A friend of mine was just telling me about a recent restaurant experience. She and a friend treated themselves to a lavish meal at a Japanese restaurant in which the food is cooked at the table. They were seated facing another party, a family who appeared rather well-to-do and elegant. But that image was soon tarnished when nearly every single family member whipped out his or her iPhone and began playing with it rather than striking up a conversation or even making eye contact with one another. It was almost comical to watch, my friend says.
This continued even as the chef was preparing their meal. Nobody paid any attention to him, and barely looked up when he handed them a plate. At the end of the meal, the young son (who was probably about 12 or 13) ordered an ice cream dish which involves the stovetop being set on fire in a dramatic display. It’s entertaining to watch, but the boy was so engrossed in his iPhone that he almost missed it all, forcing the chef to stop what he was doing and say, “Hey, hey, hey, look.”
The sole exception to this was the father of the family, who appeared to be considerably older. When his wife commented that it was no wonder people get so addicted to their iPhones, as there’s so much information available, he remarked, “Yes, but it’s also why people don’t say please or thank you anymore.” He was the only one not using a handheld device during the meal, and when the family left he said “Bon appetit” to my friend and her guest as he passed by. How classy! He definitely seemed to be part of an older generation that truly appreciated good manners.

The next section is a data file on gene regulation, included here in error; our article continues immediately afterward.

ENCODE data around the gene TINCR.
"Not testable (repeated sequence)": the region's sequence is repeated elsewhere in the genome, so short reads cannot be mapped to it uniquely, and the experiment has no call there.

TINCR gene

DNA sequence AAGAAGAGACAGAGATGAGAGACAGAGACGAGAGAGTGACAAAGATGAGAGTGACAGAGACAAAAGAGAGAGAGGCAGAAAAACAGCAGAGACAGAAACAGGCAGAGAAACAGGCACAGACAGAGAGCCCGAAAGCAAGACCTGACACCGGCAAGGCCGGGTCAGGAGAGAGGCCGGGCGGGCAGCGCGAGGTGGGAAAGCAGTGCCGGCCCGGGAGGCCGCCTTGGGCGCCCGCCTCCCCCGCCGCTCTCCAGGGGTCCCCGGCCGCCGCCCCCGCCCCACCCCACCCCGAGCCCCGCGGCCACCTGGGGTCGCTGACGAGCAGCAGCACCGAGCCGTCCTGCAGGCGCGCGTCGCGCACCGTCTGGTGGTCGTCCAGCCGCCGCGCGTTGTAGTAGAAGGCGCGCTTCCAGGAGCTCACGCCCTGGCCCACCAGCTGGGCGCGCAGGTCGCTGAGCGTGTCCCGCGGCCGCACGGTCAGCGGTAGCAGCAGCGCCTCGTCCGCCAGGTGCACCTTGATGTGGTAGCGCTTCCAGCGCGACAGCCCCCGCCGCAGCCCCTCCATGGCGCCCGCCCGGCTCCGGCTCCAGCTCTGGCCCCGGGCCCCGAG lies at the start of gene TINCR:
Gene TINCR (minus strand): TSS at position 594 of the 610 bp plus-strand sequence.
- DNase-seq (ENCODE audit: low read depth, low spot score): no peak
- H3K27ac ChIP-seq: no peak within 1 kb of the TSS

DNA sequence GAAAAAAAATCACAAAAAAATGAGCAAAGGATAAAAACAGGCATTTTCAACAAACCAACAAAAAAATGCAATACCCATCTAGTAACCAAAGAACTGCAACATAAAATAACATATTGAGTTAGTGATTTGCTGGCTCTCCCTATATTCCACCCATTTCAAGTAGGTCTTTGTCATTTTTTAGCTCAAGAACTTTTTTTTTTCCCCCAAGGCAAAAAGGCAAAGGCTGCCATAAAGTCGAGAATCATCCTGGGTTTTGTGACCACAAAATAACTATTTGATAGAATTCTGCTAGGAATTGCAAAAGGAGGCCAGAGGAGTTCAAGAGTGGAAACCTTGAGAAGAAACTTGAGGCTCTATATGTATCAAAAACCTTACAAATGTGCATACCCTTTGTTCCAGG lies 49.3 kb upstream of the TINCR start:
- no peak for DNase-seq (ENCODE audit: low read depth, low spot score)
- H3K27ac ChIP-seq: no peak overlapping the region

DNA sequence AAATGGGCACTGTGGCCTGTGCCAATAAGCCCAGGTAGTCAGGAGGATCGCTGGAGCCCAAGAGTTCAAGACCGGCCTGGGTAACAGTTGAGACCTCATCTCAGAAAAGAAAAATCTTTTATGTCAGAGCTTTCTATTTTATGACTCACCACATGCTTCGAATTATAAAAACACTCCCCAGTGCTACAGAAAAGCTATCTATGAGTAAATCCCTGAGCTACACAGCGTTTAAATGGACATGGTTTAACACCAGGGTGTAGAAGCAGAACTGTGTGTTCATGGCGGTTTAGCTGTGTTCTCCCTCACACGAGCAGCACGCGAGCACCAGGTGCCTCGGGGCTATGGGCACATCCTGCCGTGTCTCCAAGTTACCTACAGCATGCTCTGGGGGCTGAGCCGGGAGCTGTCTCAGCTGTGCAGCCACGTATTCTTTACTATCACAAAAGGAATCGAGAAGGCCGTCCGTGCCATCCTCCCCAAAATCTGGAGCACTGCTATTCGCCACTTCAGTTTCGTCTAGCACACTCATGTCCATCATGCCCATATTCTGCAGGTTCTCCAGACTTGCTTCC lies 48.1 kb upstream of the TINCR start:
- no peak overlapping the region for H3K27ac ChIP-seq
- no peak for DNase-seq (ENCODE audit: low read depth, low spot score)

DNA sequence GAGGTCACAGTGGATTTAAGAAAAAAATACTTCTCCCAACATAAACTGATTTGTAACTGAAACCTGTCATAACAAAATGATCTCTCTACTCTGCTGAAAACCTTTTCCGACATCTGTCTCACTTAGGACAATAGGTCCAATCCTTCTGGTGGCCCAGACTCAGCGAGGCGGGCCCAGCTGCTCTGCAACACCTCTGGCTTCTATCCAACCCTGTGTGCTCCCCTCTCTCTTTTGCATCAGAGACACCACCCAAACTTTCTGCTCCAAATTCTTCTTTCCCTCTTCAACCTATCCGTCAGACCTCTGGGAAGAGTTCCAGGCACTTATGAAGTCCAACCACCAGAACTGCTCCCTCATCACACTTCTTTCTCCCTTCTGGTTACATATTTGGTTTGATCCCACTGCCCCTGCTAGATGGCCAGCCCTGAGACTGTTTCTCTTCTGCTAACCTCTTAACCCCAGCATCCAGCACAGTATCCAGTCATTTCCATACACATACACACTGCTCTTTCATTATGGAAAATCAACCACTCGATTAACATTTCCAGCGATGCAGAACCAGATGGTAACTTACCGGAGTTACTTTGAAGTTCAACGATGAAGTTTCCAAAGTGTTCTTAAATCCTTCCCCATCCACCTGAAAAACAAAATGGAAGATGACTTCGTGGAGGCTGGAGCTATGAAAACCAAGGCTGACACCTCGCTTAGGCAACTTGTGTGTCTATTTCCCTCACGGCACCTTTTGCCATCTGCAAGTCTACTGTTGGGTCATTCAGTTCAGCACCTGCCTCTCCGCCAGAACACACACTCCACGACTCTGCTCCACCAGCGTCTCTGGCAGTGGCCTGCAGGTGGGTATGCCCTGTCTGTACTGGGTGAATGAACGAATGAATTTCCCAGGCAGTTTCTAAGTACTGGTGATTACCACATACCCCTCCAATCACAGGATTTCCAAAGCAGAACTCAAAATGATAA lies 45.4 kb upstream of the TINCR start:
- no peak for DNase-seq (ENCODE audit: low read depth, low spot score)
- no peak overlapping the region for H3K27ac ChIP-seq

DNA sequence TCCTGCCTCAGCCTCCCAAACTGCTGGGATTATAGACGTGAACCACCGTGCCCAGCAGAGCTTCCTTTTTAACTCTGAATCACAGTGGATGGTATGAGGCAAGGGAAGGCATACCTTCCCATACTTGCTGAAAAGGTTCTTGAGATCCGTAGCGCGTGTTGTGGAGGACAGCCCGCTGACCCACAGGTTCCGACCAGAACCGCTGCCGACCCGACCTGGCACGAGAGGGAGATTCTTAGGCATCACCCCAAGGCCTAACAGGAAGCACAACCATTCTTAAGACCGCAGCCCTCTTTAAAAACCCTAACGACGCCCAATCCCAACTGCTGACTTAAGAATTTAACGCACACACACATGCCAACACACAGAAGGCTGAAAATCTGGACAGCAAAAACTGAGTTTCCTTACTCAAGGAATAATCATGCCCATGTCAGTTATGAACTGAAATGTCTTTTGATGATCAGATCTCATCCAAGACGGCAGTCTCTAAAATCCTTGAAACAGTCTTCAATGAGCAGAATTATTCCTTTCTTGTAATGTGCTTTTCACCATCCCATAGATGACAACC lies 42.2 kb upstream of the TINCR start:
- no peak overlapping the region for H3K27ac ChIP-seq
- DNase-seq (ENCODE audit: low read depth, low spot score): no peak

As a civility expert, I’m determined to see good manners live on with each new generation. One thing parents can do to enforce this is to ban iPhones and other electronic gadgets from the dinner table. This goes for the parents, too. Turn your phones to silent during your meal so you can take the time to catch up on everyone’s news and actually bond, not silently wolf down your food while you play Angry Birds or text a classmate. It’s important to set a good example!